that dishonoured the good name of the country, even if it was not a crime. Italian citi-
zenship could be revoked also for citizens who had acquired it if their political behav-
iour was “unworthy”. At the end of its political journey, fascism adopted laws that were
openly against the Jews. Influenced by Hitler’s Germany, Mussolini imposed, through
the Royal Decree no. 1728/1938, the introduction of the concept of the “Aryan race”,
which was completely alien to Italian legal tradition. A citizen of “Jewish race” could
not marry any Italian citizen of another race or (Article 2) any foreign citizen unless the
Minister of Internal Affairs gave his authorisation. Jewish Italian citizens could not be
appointed guardians of minors or disabled people of other races, nor serve in the na-
tional army. In addition, they could not manage companies that dealt with issues re-
lated to national security, own land worth more than 5000 lire or buildings with a tax-
able value of more than 20,000 lire. If the children of Jewish parents joined another re-
ligion, the state could remove their parental authority. Jewish Italian citizens could not
ever serve the state. While this was the most controversial legal measure adopted by
fascism, another provision emerged following pressure from Hitler. In 1939, Hitler and
Mussolini signed an agreement on the citizenship of the German-speaking people living
in Alto Adige, a region that had been annexed to Italy after the end of the First World
War. The agreement stated that the Italian Government would facilitate the choice of
German citizenship for those people who demonstrated this desire. This measure went
against all the propagandistic ideas that Mussolini had spread about increasing the
number of Italian citizens.
3) Finally, the other important contribution of fascism to citizenship law was the in-
troduction of different levels of citizenship according to colonial law. Before fascism,
three Royal Decrees had been issued to regulate the relationships between citizens and
subjects (RD no. 315/1913,
; RD no. 931/1919,
Sulla cittadinanza e il
governo della Tripolitania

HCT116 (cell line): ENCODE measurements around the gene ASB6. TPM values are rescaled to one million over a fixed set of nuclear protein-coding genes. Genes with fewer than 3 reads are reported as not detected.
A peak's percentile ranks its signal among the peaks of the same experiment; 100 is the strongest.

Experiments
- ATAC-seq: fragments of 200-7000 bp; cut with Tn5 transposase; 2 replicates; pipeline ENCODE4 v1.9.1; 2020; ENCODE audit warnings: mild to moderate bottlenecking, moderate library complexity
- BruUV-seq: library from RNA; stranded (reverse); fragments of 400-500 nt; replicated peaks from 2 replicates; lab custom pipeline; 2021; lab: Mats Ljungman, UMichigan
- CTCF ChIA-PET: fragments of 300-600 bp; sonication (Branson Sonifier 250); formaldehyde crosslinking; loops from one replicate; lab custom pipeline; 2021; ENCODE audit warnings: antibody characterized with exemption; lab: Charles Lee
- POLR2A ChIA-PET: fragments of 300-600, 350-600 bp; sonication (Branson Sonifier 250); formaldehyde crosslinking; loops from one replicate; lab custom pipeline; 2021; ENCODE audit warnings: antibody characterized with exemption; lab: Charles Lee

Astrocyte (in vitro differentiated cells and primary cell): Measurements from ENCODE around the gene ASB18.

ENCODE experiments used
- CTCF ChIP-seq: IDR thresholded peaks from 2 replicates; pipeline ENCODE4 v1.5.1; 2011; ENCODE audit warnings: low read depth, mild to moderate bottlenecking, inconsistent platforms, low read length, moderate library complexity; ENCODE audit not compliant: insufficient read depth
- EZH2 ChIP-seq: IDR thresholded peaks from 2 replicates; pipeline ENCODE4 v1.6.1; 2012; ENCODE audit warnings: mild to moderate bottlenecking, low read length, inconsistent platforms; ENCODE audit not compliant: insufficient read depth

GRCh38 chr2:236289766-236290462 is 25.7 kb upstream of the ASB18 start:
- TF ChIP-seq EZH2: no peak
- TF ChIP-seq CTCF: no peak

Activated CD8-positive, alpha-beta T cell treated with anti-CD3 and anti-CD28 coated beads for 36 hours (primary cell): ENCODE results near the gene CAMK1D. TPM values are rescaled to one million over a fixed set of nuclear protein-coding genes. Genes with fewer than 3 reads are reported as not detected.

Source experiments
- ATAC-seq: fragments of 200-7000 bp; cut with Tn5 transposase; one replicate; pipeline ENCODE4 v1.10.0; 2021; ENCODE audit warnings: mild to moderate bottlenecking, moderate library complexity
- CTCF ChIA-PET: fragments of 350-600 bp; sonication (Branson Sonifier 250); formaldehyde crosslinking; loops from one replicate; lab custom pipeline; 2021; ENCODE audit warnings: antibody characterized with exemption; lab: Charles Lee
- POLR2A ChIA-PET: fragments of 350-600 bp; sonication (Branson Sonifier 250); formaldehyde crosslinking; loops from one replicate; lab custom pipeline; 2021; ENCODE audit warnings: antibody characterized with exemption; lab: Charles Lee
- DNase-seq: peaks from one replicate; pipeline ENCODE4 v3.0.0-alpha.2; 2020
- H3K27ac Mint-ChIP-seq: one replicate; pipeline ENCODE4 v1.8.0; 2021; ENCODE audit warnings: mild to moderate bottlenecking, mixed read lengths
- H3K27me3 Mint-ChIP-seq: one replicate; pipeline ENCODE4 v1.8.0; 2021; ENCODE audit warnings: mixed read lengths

); RD no. 2401/1919 (
Sulla cittadinanza e il governo della
). Fascism approved laws to organise all these aspects related to citizenship
and the rights of the new Italian colonised people in a more organic way. Law no. 1013/
Legge organica per l
amministrazione della Tripolitania e della Cirenaica
Libyan citizenship as citizenship transmitted from a Libyan father (or mother if the fa-
ther was unknown), who was born in Libya, regardless of place of residence, on the
condition that the person was not an Italian citizen and did not have foreign citizen-
ship. Libyan Italian citizens could acquire Italian citizenship once they reached the age
of 21, provided that they had not committed polygamy, had no convictions for political
crimes, had attended at least the 3rd year of Italian school, and were loyal to Italy. RD
no. 1146/1932 forced Italian Libyan citizens aged 16 to 60 to serve in the national army
if it was mobilised for war. Law no. 999/1933 established the same provisions for Eri-
trean and Somali subjects but without the many prerogatives reserved for Italian Libyan
citizens (Monaco, 1937). In coherence with the law for the defence of Aryan race, RD no.
70/1939 impeded marriage between Italian citizens and Italian subjects, with a sentence
of up to 5 years’ imprisonment for Italians who disrespected this law. A special Libyan
Italian citizenship was established for Muslim subjects.
At the end of fascism, the types of citizenship were: a) Mainland citizenship, but with
“lesser” citizenship for foreign residents who had acquired Italian citizenship and the
political and racial limitations described above for some special categories of citizens; b)
Libyan Italian citizens; c) Libyan Italian Muslim citizens; d) Italian subjects, reserved
for the colonised people of Eritrea and Somalia.
This inextricable jumble of different types of citizenship demonstrates the great con-
fusion with which fascism dealt with such an important matter. In fact, despite the
ideological declarations, no organic law on citizenship was approved by Mussolini’s re-
gime. Furthermore, the issue was approached in contingent situations, which had the
immediate consequence of completely distorting the most elementary principles of
public law, at least the principles of Italian legal tradition. It was the war that first
guided the approval of new laws, emphasising a demographic philosophy, then political
domestic battles against opponents that had to be silenced, then management of the
colonial situation, and later the urgent request received from Germany to establish a
new concept of “Aryan race” and, hence, to draw up special measures for inferior civi-
lisations, such as the Jewish and Muslim ones. Finally, another demand came from Hit-
ler to favour the loss of Italian citizenship for German minorities living in Italian terri-
tory, belying all the nationalist rhetoric that characterised fascist discourse (rather than
legal measures) on citizenship.
This is the scenario that the new Italian constituents found in the aftermath of the
fall of fascism. Their task was very difficult: they had to re-establish a legal rationale and
coherence in the citizenship law. A new era was beginning, so the fascist provisions had
to be considered completely null. New work had to begin.
This article aimed to show how Italian citizenship law changed during the monarchic
era, a long and intense period in the country’s history as in all of the other European